Expectations are problematic. It seems they are always too high, or too low, and somebody always winds up disappointed. Rarely are they any more than a hope, and often an undefined hope at that.
In today’s reading, the people who have gone out to see John were full of expectation. They had questions about John too, about whether or not he would fulfill their expectations. Some of them must have doubted it. Doubt is the other side of expectation. Some probably hoped more than others.
John was clear, though. “No,” he said. “I am not the one. But, there is another who is greater than I…” and the people must have thought that the other one, the greater one, would surely meet their expectations.
I can hardly imagine what it must have been like to be among the people who heard John. They had been expecting a savior for a long time, and some would-be saviors had risen up to deliver them from the Roman occupation. The sense that they were a people destined for deliverance ran deep in their consciousness. It was just a matter of time, a savior would come and the sea would be parted, walls would come down, and all would be right again. Armies were raised, raids were conducted, and some good efforts had been made; but the high priests still sent their money to Rome, Antipas still ruled from his new cities in the Galilee, and their own leaders were increasingly in collusion with Rome. Hope and expectation ran high, and so did the remembrance of earlier failures, doubt, and questions. This “other one,” though, surely would be their deliverer.
Two thousand years later it is easy for us to say that Jesus is the savior of the world. It did not meet the expectations of those few souls in the desert, though. Their expectation wasn’t spiritual as much as political and economic. In that respect, Jesus would become just another traveling preacher who ran afoul of the accusations and violence of Rome. That must have been disappointing to those who believed that the winnowing fork and the threshing floor were meant for the Romans and that Jesus was the kind of savior who would deliver them by using even more violence than the Romans. More violence had always been the path to victory in the past, after all.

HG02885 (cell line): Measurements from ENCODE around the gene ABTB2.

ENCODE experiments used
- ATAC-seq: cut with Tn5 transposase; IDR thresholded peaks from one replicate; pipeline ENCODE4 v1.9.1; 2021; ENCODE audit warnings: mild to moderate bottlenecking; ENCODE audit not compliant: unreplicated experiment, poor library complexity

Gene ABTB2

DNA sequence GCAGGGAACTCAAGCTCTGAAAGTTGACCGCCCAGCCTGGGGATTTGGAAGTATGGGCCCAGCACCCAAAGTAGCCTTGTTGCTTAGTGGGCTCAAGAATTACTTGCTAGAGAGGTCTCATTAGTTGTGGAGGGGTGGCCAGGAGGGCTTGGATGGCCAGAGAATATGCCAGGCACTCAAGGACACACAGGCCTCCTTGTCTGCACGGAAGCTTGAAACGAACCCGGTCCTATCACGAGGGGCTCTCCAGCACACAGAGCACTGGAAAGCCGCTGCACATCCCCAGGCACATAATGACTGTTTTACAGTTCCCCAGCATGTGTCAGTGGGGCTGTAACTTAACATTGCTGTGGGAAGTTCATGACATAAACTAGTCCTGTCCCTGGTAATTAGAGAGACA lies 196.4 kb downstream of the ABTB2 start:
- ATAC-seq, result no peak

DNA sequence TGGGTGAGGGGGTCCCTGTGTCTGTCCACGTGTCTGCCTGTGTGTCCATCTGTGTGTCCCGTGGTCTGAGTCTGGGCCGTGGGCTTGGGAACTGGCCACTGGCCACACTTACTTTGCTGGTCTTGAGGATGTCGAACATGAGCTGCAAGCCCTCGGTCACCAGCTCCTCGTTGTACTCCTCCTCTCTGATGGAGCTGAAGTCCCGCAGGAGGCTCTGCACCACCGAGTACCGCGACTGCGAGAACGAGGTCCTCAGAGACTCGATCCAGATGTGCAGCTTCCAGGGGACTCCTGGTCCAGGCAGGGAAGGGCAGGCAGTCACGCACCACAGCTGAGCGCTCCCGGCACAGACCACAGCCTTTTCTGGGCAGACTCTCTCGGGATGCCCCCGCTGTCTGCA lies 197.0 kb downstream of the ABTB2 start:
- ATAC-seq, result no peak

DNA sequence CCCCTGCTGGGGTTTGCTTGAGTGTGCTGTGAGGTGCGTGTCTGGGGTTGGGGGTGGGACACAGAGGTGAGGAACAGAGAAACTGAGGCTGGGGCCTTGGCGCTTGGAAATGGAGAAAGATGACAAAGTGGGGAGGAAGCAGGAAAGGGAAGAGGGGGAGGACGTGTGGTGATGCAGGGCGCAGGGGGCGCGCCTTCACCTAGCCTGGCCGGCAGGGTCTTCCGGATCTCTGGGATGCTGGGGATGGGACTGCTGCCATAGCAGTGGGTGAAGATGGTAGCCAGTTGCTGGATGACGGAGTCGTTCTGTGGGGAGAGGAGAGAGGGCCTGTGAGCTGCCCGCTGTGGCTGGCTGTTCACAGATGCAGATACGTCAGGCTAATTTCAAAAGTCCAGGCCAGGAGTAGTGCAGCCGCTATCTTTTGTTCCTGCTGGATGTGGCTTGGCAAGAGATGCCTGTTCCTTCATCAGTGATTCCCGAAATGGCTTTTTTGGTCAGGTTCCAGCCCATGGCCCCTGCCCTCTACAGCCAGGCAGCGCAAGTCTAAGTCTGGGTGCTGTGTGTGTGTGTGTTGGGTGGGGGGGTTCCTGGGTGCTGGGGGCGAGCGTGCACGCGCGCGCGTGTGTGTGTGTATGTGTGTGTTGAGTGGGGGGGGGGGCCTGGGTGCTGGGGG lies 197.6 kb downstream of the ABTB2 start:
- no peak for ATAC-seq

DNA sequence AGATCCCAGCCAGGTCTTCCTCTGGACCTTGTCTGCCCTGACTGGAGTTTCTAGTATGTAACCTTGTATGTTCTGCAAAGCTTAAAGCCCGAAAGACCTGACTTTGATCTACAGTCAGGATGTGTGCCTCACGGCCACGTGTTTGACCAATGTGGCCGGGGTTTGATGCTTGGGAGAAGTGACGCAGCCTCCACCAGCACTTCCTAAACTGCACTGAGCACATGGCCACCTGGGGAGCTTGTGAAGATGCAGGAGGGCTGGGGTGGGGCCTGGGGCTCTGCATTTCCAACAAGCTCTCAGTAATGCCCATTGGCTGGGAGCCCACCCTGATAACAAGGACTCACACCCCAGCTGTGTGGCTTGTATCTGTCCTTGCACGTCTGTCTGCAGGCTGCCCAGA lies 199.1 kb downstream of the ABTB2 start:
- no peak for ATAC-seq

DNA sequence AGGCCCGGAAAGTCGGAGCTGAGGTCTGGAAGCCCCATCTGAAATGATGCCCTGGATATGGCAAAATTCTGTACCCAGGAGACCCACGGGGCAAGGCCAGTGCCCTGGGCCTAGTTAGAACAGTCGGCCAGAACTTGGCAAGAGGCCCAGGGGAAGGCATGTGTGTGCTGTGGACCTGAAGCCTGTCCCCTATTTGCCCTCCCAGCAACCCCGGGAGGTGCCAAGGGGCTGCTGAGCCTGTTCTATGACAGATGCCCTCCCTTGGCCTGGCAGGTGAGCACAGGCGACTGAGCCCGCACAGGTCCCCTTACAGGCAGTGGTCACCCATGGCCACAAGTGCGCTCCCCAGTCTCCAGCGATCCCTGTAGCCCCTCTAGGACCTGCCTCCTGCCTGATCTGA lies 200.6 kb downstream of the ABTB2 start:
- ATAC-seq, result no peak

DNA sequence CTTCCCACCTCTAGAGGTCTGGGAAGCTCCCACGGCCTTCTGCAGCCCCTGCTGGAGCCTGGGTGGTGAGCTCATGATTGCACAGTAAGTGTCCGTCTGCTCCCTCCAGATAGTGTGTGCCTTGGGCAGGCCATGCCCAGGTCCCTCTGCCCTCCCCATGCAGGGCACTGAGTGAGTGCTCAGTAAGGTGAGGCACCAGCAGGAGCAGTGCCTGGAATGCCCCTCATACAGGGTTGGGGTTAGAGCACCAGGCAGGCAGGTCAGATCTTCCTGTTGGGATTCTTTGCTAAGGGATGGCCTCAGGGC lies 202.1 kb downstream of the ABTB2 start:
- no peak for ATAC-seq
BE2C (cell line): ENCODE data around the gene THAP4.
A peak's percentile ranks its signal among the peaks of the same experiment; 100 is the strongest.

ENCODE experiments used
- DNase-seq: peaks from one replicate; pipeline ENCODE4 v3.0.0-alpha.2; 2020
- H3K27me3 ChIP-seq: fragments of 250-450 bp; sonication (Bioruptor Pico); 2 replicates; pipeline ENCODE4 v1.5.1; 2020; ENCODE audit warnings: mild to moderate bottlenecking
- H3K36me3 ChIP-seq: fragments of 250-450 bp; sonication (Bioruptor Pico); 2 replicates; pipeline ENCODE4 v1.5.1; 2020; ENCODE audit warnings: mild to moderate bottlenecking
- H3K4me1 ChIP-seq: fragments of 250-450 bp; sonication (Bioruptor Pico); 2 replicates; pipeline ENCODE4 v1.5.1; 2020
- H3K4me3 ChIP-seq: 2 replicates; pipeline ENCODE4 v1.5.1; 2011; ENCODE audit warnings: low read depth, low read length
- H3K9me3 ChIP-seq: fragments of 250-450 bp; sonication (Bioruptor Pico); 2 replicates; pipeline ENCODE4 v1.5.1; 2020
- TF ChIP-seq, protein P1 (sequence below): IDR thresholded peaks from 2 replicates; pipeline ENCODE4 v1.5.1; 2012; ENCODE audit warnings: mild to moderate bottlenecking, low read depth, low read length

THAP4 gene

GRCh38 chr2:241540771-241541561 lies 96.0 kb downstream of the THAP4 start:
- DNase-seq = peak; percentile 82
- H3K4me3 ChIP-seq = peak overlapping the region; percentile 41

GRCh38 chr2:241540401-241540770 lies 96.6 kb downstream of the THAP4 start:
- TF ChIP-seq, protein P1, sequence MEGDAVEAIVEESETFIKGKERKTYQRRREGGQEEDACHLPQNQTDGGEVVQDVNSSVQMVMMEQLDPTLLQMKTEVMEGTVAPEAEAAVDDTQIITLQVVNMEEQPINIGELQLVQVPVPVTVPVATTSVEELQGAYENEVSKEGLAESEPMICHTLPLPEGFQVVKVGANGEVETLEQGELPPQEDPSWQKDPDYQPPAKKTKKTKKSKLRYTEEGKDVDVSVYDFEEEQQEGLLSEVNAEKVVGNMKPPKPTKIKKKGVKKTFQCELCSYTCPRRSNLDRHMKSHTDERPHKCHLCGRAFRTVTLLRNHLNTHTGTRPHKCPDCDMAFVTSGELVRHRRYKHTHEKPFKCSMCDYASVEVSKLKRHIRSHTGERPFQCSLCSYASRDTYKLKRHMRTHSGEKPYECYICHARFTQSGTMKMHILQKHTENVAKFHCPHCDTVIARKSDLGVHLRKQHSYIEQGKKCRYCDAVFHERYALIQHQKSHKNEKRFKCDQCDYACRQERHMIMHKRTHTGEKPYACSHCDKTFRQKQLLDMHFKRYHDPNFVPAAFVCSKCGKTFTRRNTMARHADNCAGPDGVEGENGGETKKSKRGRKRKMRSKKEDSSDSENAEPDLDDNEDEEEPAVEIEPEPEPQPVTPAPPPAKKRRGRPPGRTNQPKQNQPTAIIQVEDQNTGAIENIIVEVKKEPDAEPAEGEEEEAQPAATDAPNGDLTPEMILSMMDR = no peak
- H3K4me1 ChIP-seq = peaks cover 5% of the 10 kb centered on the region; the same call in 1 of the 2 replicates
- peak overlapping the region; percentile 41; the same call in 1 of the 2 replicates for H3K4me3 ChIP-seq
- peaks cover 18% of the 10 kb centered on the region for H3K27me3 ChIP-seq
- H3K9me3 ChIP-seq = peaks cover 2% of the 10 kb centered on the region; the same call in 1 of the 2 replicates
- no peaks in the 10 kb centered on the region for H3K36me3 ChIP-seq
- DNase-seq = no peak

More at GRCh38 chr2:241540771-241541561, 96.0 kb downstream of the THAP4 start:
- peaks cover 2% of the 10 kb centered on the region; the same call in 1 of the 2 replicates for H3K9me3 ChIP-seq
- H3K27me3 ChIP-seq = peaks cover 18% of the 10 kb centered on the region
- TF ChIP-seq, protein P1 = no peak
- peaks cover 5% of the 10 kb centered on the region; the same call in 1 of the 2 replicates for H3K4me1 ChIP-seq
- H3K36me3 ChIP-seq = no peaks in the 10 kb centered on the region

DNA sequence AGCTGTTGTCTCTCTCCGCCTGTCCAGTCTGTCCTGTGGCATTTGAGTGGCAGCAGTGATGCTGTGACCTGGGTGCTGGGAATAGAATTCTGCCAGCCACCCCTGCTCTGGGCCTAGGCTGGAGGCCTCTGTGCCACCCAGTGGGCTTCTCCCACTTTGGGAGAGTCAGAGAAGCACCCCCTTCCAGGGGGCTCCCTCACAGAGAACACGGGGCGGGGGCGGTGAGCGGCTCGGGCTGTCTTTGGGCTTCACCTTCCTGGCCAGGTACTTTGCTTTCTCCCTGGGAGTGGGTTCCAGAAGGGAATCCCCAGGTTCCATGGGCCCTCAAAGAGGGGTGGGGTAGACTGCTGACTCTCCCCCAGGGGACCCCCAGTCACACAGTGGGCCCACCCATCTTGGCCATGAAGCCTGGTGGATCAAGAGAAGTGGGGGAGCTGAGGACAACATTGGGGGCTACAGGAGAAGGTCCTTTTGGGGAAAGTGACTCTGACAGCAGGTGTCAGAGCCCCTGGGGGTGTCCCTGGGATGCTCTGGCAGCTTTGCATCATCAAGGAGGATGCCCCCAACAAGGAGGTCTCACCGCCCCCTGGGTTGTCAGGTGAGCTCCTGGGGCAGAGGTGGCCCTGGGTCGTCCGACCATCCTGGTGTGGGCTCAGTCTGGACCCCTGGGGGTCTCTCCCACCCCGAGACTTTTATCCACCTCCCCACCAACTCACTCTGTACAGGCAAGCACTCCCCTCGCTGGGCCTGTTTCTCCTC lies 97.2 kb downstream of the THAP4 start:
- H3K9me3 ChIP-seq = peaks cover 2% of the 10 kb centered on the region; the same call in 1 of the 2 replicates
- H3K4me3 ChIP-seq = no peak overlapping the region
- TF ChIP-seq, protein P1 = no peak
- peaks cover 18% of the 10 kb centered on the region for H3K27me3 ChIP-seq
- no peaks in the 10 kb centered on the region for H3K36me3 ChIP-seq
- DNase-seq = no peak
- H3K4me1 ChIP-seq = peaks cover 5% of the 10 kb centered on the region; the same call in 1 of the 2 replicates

Maybe you’ve had some expectations that weren’t met too. It can really hurt your heart, I know. But sometimes our expectations, like those of John’s followers, aren’t based in reality and we have to be brave enough to see how things might be different in the future.
In Jesus, God lays down his sword. Victory no longer comes through violence, and that defied expectations. Our only weapon now is God’s own self: Love. It is a vulnerable and naked place to be, it does‘t feel very victorious; but, after we reject the violence of the world, that is all we are left with. The winnowing fork and the threshing floor are not for the Romans, the homos, the capitalists, or any body else. The winnowing fork and the threshing floor are not for others, they are for us and for the violence that niggles each heart towards harsh words, impatience, disregard, or a thousand other little violences we commit each day. Within each of us there is some wheat and some chaff. The fire that is the Holy Spirit is also the fire that burns, purifies, and leaves a scar.
The choice before us to day is whether or not we will continue in the old ways and seek a solution through violence, or whether we will subvert that paradigm with the only real weapon we have left: Love.
In God’s love, he has given us the winnowing fork and the threshing floor. Chaff is just an agricultural metaphor, of course. It’s really about our counterfeit lives, the ways we choose violence over love, our unrealistic expectations. We can let those things fall to the floor. It’s safe to let them be burned. What remains is the full human you were created to be.
Burning and winnowing doesn’t sound like very good news, I know.